# TTML/changeProposal004

# Clarifications for Time Expression Semantics

- The following is a Change Proposal for Issue 199
- Editor: Glenn Adams.
- Date: January 28, 2013.

## Summary

TTML does not adequately define how to relate a time expression to media time when the effective frame rate is not an integer.

## Details

TTML defines the `media`

time base as follows [1]:

If the time base is designated as media, then a time expression denotes a coordinate in some media object's time line, where the media object may be an external media object with which the content of a document instance is to be synchronized, or it may be the content of a document instance itself in a case where the timed text content is intended to establish an independent time line.

The media time base is related to local real time in accordance to the related media play rate and the related media real start time (i.e., the real time when the related media playback started), parameters not modeled by TTML itself. The relationship between media time (M) and local real time (R) is as follows:

R = playRate * M + realStartTime

where

M ∈ ℜ | 0 ≤ M < ∞ | M in seconds

playRate ∈ ℜ | −∞ < playRate < ∞ | playRate is unit-less

realStartTime ∈ ℜ | 0 ≤ realStartTime < ∞ | realStartTime in seconds, with 0 being start of epoch

Without loss of generality, we will assume playRate is 1 (one) and realStartTime is 0 for the remainder of this document, which simplifies this relationship to R = M.

### Problem Example

A number of common non-integral frame rates occurs in common use in the U.S., originally deriving from NTSC video formats. An example of this is a frame rate of 30 * 1000/1001 = 29.970029970029… frames per second, or 41.708333... milliseconds per frame. In TTML, this frame rate would be denoted as follows:

<tt ttp:frameRate='30' ttp:frameRateMulitiplier='1000 1001' ttp:timeBase='media' ...>

TTML time expressions allow specifying time using either a *offset-time* or *clock-time* format [2]. In the case of offset time expressions, one can use a variety of representations, such as a fractional number of seconds, a fractional number of frames, etc. In the case of clock time expressions, one can use a COLON (`:`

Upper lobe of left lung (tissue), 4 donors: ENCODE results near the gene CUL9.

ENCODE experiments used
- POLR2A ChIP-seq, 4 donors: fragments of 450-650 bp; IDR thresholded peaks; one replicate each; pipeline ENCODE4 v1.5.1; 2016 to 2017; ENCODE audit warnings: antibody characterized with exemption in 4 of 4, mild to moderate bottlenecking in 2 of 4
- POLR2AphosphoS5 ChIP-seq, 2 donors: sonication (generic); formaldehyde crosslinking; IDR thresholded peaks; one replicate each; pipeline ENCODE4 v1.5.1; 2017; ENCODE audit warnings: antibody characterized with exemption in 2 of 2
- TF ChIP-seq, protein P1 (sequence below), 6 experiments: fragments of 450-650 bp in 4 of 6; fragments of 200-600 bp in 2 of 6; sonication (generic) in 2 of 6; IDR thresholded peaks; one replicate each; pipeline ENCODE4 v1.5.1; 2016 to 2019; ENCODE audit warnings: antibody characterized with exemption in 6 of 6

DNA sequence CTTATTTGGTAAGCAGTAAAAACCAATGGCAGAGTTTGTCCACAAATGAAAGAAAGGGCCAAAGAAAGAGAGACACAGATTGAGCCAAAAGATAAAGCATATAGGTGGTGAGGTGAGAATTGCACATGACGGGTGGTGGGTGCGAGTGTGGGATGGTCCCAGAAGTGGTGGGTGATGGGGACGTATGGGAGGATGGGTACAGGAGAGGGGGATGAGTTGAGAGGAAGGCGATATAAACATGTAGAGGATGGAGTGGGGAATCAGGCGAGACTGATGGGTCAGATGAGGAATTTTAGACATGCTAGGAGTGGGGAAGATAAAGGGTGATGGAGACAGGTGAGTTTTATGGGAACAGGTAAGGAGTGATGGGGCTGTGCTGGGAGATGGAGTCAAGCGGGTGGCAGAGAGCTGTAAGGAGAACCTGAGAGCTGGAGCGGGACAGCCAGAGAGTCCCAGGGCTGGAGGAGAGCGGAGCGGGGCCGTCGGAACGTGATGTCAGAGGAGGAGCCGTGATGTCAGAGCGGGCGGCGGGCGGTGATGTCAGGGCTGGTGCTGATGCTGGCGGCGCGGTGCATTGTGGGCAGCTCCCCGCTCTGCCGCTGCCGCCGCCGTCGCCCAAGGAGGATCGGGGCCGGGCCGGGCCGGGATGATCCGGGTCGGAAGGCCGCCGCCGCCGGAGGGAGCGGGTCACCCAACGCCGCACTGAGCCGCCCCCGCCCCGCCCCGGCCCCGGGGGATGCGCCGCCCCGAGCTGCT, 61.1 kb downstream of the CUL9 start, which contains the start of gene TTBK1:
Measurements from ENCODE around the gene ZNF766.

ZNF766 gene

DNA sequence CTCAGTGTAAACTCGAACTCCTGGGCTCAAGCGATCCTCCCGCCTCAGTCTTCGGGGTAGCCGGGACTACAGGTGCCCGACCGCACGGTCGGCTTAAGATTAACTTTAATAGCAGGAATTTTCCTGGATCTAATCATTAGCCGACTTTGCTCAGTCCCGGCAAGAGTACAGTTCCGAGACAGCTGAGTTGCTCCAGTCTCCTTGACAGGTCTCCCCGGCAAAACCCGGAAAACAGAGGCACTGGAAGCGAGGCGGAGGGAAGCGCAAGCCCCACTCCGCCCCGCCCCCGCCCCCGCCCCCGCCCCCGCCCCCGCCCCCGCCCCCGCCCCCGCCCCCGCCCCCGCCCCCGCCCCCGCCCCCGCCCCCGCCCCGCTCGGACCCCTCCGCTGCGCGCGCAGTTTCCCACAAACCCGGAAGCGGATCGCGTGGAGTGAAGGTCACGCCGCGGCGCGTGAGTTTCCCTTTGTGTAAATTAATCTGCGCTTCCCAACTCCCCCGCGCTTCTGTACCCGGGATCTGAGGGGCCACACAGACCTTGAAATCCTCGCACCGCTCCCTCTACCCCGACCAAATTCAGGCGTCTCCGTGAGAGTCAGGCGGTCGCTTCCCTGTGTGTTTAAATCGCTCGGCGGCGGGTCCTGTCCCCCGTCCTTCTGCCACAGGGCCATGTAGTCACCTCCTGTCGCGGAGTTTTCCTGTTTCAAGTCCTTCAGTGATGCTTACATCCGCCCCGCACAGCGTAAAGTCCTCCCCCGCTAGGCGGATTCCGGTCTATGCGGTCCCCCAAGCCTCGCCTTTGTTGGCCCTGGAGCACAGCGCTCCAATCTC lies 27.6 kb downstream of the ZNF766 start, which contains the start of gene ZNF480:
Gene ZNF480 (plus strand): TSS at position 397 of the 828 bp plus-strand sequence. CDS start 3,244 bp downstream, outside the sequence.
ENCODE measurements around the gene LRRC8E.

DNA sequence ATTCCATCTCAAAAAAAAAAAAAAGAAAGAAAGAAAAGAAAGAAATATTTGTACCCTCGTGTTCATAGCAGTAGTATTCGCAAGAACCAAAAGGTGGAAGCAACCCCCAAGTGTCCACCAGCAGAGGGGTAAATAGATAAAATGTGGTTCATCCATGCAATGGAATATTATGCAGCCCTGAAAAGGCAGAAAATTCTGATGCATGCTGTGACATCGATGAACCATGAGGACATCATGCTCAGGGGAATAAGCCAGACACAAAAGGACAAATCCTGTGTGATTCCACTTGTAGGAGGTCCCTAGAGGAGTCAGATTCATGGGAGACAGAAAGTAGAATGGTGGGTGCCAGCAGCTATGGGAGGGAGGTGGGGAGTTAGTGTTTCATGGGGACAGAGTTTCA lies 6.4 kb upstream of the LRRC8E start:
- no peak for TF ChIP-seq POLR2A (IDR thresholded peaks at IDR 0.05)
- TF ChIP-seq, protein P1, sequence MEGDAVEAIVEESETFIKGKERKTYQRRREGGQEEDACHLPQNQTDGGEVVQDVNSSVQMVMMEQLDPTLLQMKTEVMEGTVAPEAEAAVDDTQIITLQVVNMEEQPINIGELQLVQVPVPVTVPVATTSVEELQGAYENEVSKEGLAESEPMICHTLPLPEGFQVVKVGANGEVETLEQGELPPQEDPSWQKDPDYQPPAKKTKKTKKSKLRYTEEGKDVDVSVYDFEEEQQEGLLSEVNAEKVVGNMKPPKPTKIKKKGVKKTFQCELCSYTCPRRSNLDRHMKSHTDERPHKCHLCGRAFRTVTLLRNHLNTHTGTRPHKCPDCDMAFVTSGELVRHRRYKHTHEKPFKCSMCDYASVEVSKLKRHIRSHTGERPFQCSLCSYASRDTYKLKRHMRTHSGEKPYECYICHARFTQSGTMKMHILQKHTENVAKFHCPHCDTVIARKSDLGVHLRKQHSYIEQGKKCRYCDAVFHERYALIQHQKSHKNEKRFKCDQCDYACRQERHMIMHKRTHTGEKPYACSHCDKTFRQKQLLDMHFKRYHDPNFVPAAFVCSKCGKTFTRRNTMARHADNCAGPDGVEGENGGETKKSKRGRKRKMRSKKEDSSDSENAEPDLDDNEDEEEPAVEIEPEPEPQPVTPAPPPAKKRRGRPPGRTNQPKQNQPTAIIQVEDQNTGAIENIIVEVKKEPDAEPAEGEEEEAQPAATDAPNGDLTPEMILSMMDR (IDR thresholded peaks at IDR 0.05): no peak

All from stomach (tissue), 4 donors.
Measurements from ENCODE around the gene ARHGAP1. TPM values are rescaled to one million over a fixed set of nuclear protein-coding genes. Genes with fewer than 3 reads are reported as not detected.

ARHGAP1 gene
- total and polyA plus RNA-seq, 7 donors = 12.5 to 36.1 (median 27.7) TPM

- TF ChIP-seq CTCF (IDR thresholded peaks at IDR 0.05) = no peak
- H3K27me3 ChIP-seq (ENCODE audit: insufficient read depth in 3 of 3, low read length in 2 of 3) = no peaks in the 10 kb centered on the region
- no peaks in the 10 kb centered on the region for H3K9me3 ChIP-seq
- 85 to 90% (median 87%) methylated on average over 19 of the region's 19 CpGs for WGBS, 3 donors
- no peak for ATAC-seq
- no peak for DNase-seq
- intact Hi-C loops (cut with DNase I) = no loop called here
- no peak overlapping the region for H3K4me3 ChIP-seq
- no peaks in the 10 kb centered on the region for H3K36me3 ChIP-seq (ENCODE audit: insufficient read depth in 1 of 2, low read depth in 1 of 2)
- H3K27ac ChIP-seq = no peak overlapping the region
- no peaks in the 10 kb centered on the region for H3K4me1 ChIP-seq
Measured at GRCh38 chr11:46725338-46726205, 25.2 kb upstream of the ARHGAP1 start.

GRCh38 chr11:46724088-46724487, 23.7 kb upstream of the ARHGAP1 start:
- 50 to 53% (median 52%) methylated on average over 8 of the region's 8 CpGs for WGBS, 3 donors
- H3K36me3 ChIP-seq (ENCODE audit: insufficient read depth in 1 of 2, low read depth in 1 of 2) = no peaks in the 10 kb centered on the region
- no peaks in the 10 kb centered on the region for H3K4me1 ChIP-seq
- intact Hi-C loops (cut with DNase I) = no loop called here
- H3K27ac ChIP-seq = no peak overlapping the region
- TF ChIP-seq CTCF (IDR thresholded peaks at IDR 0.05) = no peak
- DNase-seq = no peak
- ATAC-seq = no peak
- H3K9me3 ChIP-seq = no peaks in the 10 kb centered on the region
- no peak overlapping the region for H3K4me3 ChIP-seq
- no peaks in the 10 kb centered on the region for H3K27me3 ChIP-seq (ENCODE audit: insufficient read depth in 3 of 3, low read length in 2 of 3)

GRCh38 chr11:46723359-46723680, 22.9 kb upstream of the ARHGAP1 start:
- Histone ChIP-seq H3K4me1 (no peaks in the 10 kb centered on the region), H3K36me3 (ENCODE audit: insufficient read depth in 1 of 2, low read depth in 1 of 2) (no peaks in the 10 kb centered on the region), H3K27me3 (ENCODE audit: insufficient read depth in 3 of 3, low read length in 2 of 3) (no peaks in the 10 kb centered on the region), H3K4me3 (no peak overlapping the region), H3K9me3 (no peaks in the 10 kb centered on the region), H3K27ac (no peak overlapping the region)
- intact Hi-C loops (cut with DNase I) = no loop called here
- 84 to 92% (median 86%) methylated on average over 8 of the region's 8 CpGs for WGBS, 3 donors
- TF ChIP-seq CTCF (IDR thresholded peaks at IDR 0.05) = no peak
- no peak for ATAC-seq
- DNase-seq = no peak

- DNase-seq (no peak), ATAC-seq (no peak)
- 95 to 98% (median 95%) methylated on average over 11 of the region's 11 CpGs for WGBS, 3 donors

) separated expression that includes hours, minutes, seconds, and, optionally, fraction of seconds or frames and optional sub-frames.

Valid time expressions include:

30f 1s 1.25125s 00:00:01 00:00:01.25125 00:00:01:01

In general, it should be possible to convert between the different time expression formats without loss of information; for example, it should be possible to unambiguously convert all valid expressions to a fractional seconds offest or a fractional frames offset expression. However, because TTML does not clearly define this conversion, some ambiguity has appeared among readers as to how to interpret these expressions in the context of non-integral frame rates. In the following sections, this expression is interpreted according to two techniques.

### Interpretation #1

According to this interpretation, the time components of time expressions refer directly to media time coordinates, while frames refer to time intervals computed from the effective (possibly non-integral) frame rate. Therefore, `00:00:01:01`

is interpreted using the following formula:

M = 60^2 * hours + 60^1 * minutes + 60^0 * seconds + ( frames / effectiveFrameRate )

consequently, to compute media time as fractional seconds, we have

M = 60^2 * 0 + 60^1 * 0 + 60^0 * 1 + ( 1 / 29.97002997002997 ) = 1.033367s

then, to further convert this to a fractional frames, we have

M = 1.033367s * 29.97002997002997 (frames per second) = 30.97002997003007f

finally, to convert this to an integral frame number, where the first frame is frame 1, we have

frame number = floor(30.97002997003007) + 1 = frame 31

### Interpretation #2

According to this interpretation, the time components of time expressions denote their equivalent in integral frames, i.e., without making use of the frame rate multiplier. As such, time expressions in this interpretations operate like a frame counter, or, by analogy, like an odometer which counts off frames. Only when converting from this frame count to media time is the frame rate multiplier used (to compute the effective frame rate). Therefore, `00:00:01:01`

is interpreted using the following formula:

M = ( ( ( 60^2 * hours + 60^1 * minutes + 60^0 * seconds ) * frameRate ) + frames ) * effectiveFrameDuration

consequently, to compute media time as fractional seconds, we have

M = ( ( ( 60^2 * 0 + 60^1 * 0 + 60^0 * 1 ) * 30 ) + 1 ) * 0.03336666666667 seconds/frame = 1.03436666666677s

then, to further convert this to a fractional frames, we have

M = 1.03436666666677s * 29.97002997002997 (effective frames per second) = 31.0000000000031f

finally, to convert this to an integral frame number, where the first frame is frame 1, we have

frame number = floor(31.0000000000031) + 1 = frame 32

Let us compute for one more value, `02:00:00:00`

, which yields:

M = ( ( ( 60^2 * 2 + 60^1 * 0 + 60^0 * 0 ) * 30 ) + 0 ) * 0.03336666666667 seconds/frame = 7207.20000000072s = 7207.20000000072s * 29.97002997002997 (effective frames per second) = 216000f frame number = floor(216000) + 1 = frame 216001